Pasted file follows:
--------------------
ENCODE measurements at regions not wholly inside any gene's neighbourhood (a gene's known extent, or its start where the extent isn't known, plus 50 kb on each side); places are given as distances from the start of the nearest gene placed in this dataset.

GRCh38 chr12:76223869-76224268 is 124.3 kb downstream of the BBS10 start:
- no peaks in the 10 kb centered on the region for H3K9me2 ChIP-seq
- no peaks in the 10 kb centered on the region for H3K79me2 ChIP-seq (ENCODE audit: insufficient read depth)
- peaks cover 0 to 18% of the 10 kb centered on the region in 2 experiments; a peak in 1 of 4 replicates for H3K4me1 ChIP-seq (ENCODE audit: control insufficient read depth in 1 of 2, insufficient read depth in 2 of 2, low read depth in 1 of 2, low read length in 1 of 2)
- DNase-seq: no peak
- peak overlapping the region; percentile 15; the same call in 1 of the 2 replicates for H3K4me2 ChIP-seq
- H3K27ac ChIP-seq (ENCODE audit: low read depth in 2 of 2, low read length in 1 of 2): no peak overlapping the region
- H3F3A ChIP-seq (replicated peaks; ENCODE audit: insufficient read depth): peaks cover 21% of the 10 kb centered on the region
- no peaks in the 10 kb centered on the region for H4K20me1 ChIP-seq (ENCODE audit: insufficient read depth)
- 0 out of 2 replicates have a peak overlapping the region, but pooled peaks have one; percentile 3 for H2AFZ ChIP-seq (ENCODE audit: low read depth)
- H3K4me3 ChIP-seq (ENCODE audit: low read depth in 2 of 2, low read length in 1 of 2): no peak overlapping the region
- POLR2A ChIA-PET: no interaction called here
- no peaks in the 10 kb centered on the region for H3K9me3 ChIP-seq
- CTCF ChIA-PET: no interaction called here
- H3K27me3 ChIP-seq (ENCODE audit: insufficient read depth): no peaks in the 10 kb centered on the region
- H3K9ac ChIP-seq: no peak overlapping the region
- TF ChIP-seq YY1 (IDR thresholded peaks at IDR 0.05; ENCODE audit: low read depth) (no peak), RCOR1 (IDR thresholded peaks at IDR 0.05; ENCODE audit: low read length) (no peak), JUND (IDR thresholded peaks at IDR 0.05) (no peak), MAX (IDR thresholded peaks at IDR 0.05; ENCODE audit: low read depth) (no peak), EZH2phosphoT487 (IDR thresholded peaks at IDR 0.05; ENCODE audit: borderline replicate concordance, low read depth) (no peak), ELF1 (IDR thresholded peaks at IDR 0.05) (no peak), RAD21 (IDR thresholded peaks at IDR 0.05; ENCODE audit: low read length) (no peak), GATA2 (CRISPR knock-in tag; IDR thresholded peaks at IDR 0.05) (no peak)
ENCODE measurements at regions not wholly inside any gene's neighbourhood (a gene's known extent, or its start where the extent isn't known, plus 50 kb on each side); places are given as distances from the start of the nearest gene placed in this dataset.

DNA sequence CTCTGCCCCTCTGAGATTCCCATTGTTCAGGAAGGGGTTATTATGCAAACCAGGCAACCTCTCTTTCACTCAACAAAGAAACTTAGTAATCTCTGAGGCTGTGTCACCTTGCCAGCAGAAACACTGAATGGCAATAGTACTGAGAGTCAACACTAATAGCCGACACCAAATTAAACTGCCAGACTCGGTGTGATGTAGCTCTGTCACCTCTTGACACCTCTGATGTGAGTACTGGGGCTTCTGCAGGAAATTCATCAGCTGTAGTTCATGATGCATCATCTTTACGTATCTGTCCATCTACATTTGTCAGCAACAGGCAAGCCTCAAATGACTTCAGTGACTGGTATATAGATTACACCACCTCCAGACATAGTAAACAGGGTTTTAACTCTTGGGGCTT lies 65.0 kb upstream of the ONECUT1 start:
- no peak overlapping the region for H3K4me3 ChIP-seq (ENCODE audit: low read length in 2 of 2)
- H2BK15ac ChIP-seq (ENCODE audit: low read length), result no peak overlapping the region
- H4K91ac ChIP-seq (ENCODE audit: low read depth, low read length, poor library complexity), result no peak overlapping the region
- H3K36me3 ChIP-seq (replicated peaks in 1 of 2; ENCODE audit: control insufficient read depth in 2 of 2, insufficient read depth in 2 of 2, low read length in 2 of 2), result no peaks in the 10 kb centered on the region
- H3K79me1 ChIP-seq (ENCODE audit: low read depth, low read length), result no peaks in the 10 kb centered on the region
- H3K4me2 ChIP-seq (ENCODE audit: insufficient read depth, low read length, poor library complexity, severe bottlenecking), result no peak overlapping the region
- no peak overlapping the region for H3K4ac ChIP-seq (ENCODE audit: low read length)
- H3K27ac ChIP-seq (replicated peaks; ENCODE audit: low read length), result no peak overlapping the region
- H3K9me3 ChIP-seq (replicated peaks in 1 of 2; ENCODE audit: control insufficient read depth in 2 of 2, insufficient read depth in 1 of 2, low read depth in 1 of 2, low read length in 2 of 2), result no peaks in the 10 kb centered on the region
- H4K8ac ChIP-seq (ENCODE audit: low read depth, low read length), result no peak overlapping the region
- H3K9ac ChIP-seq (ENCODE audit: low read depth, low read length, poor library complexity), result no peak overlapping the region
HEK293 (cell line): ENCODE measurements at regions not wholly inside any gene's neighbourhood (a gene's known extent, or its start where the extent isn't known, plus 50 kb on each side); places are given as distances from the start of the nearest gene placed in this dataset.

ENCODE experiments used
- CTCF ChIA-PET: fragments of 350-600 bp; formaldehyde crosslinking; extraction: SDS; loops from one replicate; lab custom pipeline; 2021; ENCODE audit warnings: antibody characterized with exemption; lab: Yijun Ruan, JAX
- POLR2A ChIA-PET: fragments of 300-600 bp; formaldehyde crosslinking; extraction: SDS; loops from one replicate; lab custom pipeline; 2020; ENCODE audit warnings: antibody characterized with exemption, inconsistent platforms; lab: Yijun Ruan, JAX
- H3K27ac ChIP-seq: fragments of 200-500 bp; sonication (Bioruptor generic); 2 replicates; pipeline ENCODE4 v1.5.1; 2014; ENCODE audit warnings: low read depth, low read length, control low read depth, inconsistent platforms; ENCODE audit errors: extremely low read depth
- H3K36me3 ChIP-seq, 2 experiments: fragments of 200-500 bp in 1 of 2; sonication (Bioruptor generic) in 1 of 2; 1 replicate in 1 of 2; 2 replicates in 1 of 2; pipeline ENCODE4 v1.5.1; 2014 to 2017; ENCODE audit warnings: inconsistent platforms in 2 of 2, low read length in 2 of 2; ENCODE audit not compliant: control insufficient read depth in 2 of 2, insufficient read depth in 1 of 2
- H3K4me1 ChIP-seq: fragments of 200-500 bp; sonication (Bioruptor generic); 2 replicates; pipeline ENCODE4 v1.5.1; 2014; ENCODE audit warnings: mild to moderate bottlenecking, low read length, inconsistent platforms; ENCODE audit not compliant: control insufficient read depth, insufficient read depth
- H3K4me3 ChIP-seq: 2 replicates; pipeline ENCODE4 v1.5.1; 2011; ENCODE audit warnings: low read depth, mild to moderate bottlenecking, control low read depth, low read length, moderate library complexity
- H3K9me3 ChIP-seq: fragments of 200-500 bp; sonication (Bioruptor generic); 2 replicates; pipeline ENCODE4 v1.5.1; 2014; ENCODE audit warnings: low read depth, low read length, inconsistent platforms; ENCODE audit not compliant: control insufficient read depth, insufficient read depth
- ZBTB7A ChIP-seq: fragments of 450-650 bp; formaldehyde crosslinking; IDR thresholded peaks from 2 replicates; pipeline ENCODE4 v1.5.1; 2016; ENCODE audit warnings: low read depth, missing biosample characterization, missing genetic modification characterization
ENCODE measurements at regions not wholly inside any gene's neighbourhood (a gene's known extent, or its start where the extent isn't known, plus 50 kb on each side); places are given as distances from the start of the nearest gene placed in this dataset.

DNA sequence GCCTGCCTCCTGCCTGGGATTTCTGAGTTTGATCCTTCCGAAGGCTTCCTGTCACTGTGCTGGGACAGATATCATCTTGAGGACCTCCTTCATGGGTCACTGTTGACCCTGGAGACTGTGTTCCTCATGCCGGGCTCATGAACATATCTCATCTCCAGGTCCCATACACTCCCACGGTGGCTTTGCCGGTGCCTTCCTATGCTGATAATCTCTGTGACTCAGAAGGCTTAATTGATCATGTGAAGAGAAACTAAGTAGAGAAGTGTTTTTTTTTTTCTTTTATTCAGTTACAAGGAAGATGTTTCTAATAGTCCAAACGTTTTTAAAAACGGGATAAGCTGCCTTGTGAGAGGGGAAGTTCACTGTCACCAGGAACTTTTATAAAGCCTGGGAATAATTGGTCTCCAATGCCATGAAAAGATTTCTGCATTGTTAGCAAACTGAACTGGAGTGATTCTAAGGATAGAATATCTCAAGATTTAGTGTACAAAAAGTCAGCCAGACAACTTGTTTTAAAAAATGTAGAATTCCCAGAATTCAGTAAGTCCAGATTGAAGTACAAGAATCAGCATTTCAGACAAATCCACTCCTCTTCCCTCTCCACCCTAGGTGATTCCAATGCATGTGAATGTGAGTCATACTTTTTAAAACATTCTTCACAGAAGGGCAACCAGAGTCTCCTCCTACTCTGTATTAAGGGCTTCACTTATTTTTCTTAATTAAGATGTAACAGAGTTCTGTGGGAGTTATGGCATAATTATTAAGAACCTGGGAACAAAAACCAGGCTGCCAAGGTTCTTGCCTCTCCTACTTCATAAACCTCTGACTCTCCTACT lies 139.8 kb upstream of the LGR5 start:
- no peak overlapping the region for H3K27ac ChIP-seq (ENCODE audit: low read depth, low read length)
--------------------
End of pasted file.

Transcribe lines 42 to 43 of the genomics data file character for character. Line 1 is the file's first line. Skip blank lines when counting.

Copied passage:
ENCODE measurements at regions not wholly inside any gene's neighbourhood (a gene's known extent, or its start where the extent isn't known, plus 50 kb on each side); places are given as distances from the start of the nearest gene placed in this dataset.

DNA sequence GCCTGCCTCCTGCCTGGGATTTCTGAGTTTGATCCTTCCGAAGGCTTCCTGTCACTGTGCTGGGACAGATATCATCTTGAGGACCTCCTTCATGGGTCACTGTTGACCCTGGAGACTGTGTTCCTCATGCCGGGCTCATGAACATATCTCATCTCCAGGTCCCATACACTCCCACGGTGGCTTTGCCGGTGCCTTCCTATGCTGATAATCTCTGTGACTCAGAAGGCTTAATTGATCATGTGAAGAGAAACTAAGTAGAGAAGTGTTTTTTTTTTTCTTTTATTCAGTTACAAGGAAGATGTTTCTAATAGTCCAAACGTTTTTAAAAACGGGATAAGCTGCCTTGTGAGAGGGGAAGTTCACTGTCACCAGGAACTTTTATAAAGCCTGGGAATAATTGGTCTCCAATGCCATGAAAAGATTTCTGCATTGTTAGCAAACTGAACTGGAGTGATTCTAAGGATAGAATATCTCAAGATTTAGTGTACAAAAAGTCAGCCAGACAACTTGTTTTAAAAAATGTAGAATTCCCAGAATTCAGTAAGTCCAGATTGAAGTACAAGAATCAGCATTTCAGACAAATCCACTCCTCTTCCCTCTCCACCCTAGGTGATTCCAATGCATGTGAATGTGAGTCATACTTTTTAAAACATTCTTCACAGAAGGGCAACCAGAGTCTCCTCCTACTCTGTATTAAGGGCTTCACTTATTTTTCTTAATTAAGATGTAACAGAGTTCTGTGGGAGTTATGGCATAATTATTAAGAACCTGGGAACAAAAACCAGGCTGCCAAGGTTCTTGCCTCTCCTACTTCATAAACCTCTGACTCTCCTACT lies 139.8 kb upstream of the LGR5 start: